The Stack Archive

Data centres – putting less in but getting more out

Tue 20 May 2014

A lot of attention is being paid to the green credentials of data centres in particular their power usage effectiveness (PUE) as a rating of how much energy is wasted – and with waste comes costs. Nick Razey advises on what is best practice in minimising inefficiency 

Effectively consolidating space and power constrained legacy data centres into more energy efficient ‘PUE-friendly’ environments ultimately requires their migration into modern facilities. These offer the space, power and infrastructure necessary for supporting future compute requirements over the medium to longer term; five, 10, even 15 years.

There is considerable hype around very low PUEs. One of the problems with the term PUE is that there is no accepted standard as to how it is calculated. While it is generally accepted as a ratio of total power used to power used on compute not everyone includes the power consumed by offices, general lighting, security systems and so on.

As a minimum it should include transformer and UPS losses. Ideally it should be measured over a 12 month period or if calculated then it should be based on the worst case conditions (i.e the hottest day of the year). However many companies will look at the energy consumption of the air conditioning units under ideal conditions and only include this in their calculations.
Achieving the lowest possible PUE should not therefore be the only objective of a data centre operator. The PUE can be improved by stripping out levels of resiliency; N+1 is more efficient than N+N for example, but some customers will demand the reliability of N+N regardless of PUE. Reliability is still king and this necessitates resilient energy supply which must not be unduly compromised in pursuit of the ultimate in PUE ratings. To put this in perspective, the most energy efficient data centre of all is one which has lost power!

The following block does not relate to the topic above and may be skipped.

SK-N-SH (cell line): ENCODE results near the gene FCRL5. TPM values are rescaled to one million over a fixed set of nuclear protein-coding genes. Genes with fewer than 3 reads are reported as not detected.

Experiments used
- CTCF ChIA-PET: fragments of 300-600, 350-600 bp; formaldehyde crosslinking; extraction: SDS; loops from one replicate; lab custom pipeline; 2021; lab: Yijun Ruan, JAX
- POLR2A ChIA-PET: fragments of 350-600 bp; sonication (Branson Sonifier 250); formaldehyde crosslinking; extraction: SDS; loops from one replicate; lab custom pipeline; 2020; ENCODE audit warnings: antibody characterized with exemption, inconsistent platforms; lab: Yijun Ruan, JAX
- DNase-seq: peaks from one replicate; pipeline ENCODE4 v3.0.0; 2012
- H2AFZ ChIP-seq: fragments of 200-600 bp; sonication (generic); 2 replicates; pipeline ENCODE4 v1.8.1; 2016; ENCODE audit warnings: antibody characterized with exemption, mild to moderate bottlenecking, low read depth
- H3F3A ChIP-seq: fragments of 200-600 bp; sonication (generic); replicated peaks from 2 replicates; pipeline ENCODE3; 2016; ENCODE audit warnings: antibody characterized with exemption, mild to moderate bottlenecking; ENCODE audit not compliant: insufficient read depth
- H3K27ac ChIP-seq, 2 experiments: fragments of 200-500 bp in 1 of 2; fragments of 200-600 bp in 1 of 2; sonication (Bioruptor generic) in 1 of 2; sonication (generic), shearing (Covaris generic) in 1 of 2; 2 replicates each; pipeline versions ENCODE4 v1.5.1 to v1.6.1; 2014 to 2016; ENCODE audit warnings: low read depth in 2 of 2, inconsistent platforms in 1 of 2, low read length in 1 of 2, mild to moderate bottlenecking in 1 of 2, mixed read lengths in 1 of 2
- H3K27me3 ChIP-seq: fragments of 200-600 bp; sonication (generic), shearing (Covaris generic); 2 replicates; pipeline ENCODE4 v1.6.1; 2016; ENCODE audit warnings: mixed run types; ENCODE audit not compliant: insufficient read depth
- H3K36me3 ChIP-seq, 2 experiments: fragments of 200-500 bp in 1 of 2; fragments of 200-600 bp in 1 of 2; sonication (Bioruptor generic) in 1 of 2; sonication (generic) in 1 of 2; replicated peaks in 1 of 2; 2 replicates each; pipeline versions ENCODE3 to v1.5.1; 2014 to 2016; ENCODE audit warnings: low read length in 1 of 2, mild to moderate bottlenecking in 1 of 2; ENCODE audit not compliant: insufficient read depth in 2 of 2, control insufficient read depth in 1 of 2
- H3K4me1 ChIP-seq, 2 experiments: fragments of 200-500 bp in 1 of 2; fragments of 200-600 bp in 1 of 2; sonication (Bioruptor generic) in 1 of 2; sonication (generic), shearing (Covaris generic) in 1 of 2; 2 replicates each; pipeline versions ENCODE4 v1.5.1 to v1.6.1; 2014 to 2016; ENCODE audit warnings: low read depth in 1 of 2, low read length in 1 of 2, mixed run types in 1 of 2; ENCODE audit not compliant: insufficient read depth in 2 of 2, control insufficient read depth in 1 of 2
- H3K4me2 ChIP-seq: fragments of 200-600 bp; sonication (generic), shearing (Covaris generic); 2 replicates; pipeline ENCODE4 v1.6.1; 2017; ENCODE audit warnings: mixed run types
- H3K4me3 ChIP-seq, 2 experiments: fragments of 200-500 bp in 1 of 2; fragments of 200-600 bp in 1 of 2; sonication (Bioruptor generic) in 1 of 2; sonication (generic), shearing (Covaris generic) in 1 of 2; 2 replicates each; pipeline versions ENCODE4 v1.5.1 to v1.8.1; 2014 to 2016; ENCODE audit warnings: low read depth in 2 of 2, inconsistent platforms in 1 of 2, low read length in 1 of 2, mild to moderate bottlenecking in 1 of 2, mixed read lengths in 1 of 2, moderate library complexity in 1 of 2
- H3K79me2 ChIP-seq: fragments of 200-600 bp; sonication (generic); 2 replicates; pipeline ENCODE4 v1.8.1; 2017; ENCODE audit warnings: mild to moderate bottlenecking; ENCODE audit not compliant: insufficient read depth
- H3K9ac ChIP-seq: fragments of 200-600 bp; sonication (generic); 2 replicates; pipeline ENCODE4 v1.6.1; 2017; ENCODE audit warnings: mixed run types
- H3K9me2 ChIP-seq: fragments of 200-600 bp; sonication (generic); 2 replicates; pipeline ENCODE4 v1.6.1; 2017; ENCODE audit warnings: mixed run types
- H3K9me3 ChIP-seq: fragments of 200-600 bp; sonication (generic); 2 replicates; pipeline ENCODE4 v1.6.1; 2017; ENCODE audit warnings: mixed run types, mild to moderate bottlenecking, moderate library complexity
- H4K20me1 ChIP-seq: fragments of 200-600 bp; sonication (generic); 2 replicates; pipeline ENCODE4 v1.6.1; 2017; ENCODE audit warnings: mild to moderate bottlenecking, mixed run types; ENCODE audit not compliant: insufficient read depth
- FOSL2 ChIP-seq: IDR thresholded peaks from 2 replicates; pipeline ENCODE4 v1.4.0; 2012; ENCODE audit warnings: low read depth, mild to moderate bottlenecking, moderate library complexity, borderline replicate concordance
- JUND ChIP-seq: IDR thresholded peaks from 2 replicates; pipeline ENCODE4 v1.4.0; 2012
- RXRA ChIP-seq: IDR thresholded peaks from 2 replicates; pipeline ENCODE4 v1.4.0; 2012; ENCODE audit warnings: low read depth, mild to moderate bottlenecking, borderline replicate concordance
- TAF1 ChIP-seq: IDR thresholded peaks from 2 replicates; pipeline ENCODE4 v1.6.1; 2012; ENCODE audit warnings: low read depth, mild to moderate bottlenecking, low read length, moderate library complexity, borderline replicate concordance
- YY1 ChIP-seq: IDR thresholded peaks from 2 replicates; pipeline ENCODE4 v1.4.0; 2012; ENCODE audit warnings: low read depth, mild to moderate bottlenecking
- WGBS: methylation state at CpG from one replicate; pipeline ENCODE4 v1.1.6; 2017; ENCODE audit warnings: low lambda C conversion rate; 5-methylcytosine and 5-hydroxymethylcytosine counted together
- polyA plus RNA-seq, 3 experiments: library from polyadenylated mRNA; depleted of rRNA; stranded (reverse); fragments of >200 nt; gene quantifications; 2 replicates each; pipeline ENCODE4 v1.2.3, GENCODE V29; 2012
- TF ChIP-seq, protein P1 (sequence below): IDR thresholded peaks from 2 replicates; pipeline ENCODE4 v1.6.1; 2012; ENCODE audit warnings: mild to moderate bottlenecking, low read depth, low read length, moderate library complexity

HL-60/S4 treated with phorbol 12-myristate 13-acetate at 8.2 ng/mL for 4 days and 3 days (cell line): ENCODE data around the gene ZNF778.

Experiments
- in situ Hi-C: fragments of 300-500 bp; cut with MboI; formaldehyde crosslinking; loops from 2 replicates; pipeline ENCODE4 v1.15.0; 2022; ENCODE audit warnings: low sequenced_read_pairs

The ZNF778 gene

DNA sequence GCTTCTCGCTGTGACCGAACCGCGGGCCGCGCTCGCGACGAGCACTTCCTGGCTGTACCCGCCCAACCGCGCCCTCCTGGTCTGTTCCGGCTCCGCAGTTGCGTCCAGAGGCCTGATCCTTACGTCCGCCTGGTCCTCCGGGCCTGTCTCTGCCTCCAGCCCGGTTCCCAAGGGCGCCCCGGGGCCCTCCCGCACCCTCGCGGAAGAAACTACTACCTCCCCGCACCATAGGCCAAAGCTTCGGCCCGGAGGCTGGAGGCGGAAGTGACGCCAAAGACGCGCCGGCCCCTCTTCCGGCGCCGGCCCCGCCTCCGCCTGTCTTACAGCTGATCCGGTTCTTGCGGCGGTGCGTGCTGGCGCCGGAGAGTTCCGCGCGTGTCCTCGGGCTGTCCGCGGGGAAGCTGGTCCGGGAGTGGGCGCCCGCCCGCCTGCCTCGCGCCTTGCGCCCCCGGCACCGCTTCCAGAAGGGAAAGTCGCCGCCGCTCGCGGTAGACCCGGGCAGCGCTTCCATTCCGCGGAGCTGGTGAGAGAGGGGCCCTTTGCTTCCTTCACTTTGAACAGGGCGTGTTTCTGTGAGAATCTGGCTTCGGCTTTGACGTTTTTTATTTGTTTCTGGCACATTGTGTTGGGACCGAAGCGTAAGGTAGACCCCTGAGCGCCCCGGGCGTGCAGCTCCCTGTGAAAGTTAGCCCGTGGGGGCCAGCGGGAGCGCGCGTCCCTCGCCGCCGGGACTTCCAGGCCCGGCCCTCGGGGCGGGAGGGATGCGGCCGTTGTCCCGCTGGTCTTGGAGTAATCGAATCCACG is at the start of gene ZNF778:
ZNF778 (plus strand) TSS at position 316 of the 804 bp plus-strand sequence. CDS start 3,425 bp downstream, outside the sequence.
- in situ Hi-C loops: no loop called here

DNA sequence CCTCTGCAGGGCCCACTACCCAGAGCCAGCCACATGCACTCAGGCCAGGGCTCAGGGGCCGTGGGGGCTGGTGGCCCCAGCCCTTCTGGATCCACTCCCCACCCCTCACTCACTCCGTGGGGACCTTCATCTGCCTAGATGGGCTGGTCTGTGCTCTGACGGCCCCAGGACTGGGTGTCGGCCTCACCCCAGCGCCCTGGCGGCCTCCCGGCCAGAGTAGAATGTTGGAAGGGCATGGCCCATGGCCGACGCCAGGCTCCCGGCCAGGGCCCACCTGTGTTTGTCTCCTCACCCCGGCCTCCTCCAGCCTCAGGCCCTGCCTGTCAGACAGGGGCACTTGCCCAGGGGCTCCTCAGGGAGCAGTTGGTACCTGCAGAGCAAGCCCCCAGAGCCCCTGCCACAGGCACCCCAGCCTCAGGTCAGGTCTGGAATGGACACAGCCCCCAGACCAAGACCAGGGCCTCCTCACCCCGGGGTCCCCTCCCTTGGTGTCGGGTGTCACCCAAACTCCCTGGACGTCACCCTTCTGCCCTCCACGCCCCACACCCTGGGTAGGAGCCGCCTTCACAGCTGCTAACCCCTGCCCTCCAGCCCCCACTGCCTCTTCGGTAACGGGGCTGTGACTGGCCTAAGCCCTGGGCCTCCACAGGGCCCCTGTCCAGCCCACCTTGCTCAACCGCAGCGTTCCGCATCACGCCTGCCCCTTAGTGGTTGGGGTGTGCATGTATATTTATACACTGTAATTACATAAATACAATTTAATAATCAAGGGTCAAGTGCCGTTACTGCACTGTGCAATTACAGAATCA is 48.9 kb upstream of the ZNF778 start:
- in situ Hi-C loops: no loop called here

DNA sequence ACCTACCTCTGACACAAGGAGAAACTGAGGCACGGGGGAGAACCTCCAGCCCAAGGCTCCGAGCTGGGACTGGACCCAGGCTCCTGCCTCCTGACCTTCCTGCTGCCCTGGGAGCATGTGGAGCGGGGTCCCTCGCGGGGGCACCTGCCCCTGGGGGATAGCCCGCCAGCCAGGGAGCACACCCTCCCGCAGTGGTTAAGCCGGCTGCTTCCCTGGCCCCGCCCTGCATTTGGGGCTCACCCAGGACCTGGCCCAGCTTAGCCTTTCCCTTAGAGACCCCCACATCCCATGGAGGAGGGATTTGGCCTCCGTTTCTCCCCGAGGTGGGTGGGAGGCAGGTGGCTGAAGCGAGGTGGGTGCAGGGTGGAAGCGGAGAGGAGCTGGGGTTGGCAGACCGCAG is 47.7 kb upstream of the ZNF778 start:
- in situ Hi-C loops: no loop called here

While a PUE of 1 is not possible as this would mean that no power is consumed other than that used by the IT load, it is feasible in a modern facility to get close. The processes and procedures to lower the PUE should focus particularly on reducing power for cooling. This will require a combination of close-coupled CRACs (computer room air conditioning), hot and cold aisle containment, higher data hall temperatures and, assuming sufficiently low ambient temperatures are available, fresh air cooling.

Although the use of fresh air cooling drastically reduces the energy consumption there are some losses which cannot be avoided. For example, getting electricity from the incoming feed to the rack wastes power due to transformer losses, cable resistances and UPS inefficiencies. Even the fresh air cooling will consume some energy due to the fans needed to circulate the air. Furthermore, regardless of cooling requirements, best practice dictates that the data centre fresh air is changed regularly.
When taking steps to reduce power consumption, server virtualisation is essential. An average server used to be run at 10% to 15% of capacity but it is now possible to virtualise new servers to run 20 to 40 virtual machines.

But organisations must consider the power implications for the type of rack hardware used for running the required applications or they may be forced into using more racks and more power than actually necessary. There is a common misconception that running low density racks instead of higher density ones will be less costly when it comes to power but the reverse is actually the case.

Running fewer high density racks than lower density ones will yield a lower total cost of ownership because they have far superior compute capabilities while using significantly less data centre resource; switchgear, UPS, power, cooling towers and pumps, chillers, lighting and so on. The problem is that the latest more efficient higher density racks consume over 5 kW and a growing number more than 10kW: few data centres can actually supply this level of power per rack today and this problem is only going to get worse.

Central to optimising overall data centre energy efficiencies must be an advanced energy monitoring and management platform, capable of integrating the building management system, the electronic management system, PDUs and SCADA; data centres have historically used disparate systems which is considerably less efficient.

With an integrated energy management system there is the means to closely monitor energy usage, highlighting any areas of concern where consumption is running at unexpected levels. This can then be addressed quickly and efficiently, ensuring a better service for customers of the data centre and potentially saving the operator and its customers thousands of pounds through reduced electricity costs and of course minimising the environmental impact of their operations.

Nick Razey is CEO and co-founder of Next Generation Data, the owner/operator of the tier 3 NGD Europe mega data centre in South Wales.


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